Although you're in school, I hope you won't continue to accumulate more debt in order to stay there. Why would you?

Elsewhere I have read of parishes which have thrown fundraisers for young women who wanted to enter religious life, but who were prevented by their student loans. And from the reaction of our home parish to my daughter's entering Carmel, I can well believe it. People were inspired by it and thrilled by it, and I am sure would have come to our aid if we had indicated a need. You might talk with your pastor about that, or with the local Serra Club, or with the womens's club of the parish if tthere is one, or the Knights of Columbus. Also, it may be that the vocations director of your diocese has some ideas or some connections that could help you. Regarding all of the above, there is nothing to be lost by asking. Also, a good confessor once told me that St. Nicholas is the go-to man for financial help. And if I should win the lottery I shall put ads in all the Iowa papers looking for you :)


#15

[quote="PhilomenaJohn2, post:13, topic:229074"]
Thanks for the heads up! IDK if there's a Rosetta Stone for Latin, but there must be something since people still need to learn it even though it "died" ages ago:rolleyes:
When I went to my first Latin Mass, I thought I could "figure it out" bc I've sung a lot of different Masses by various old composers, but the sheer amount of Latin was a little overwhelming, so clearly, there's still some work to do:o
Thank you for being so helpful- I am hoping to enter the Valaparaiso Carmel someday, and it's been wonderful to be able to talk to others who are familiar with it. BC I live in Iowa right now, I can only communicate with Mother via snail mail, and I haven't had a chance to visit since January. I haven't formally applied yet bc I have to pay my student loans back and I'm still in school, and I know I can't enter with debt. That said, I've been praying to St. Joseph about this, and I'm confident that if the Lord wants me to enter, He'll open a door somehow:)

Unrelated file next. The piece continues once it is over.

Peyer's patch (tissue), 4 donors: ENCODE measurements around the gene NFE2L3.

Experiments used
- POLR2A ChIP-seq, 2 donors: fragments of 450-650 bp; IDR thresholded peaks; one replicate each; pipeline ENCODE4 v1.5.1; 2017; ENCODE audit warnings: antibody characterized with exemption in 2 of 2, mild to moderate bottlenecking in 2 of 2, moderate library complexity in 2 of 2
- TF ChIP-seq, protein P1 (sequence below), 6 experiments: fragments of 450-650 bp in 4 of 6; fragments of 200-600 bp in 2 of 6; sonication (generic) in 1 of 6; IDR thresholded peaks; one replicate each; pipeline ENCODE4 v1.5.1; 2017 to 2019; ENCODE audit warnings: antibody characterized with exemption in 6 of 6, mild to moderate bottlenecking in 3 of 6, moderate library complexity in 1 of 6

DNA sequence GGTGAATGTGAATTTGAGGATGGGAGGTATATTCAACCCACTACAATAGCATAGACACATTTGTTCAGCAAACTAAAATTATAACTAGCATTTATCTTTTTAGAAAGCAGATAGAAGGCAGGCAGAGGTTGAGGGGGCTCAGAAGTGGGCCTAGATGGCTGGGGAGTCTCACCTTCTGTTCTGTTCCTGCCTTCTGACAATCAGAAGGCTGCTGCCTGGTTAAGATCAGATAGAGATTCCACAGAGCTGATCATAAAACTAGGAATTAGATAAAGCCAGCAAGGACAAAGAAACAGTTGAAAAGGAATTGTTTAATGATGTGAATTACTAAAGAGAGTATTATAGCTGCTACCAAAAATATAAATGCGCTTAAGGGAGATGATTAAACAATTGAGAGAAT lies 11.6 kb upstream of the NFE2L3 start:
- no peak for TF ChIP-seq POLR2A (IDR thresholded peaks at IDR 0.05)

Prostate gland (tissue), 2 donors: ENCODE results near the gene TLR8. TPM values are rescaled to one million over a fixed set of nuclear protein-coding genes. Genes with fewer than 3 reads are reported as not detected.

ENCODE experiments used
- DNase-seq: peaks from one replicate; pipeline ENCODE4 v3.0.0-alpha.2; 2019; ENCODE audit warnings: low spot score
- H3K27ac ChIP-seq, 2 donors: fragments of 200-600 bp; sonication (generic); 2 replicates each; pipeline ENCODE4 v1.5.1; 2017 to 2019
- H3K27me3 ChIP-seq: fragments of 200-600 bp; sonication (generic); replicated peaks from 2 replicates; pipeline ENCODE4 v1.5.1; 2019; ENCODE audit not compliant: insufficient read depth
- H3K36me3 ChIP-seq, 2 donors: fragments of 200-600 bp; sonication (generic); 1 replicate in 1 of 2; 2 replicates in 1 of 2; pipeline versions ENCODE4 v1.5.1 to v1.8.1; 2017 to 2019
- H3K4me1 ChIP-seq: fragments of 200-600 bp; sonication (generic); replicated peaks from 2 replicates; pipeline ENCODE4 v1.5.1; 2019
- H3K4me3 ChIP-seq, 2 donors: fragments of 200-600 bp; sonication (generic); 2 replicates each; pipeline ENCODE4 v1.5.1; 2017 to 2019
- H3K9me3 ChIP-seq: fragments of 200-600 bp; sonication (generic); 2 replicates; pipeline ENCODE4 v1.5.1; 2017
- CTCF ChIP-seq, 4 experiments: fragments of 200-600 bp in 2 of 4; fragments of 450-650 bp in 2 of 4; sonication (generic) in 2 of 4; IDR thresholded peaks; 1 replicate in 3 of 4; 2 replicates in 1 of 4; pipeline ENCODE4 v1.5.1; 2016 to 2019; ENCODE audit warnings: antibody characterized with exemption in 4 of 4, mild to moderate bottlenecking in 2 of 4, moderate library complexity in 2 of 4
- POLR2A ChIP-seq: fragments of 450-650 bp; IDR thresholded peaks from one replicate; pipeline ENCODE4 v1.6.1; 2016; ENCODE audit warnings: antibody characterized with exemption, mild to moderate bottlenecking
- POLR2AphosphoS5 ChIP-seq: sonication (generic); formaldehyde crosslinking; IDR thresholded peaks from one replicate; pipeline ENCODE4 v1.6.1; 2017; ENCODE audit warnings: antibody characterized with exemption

[/quote]

If you're interested in finding a way to pay back your student loans quickly so you can enter, I suggest applying for the Mater Ecclesiae Fund for Vocations or the Laboure Society or both. I have known several people who thought they wouldn't be able to enter when they wanted to because of excessive debt and both of these helped. :)


#16

[quote="lmgilbert, post:14, topic:229074"]
PhilomenaJohn2,

There is a book by Dom Matthew Britt, O.S.B. called "A Dictionary of the Psalter-Containing the vocabulary of the Psalms, Hymns, Canticles, and miscellareous prayers of the Breviary Psalter", published by Benziger Brothers in 1923. This book is available through Lulu.com. It's about 300 pp.in length, and would make excellent bedtime reading until that glorious day when you enter. Mother Agnes is very enamoured of that book, of that I am quite sure. That would give you all the vocabulary you need, practically. As you saw in my daughter's letter, they were working their way through Wheelock's grammar, and I am pretty sure that is THE grammar with which to familarize yourself. Wheelock's vocabularly, however, would probably be about battles, the Roman culture of the time, and so forth.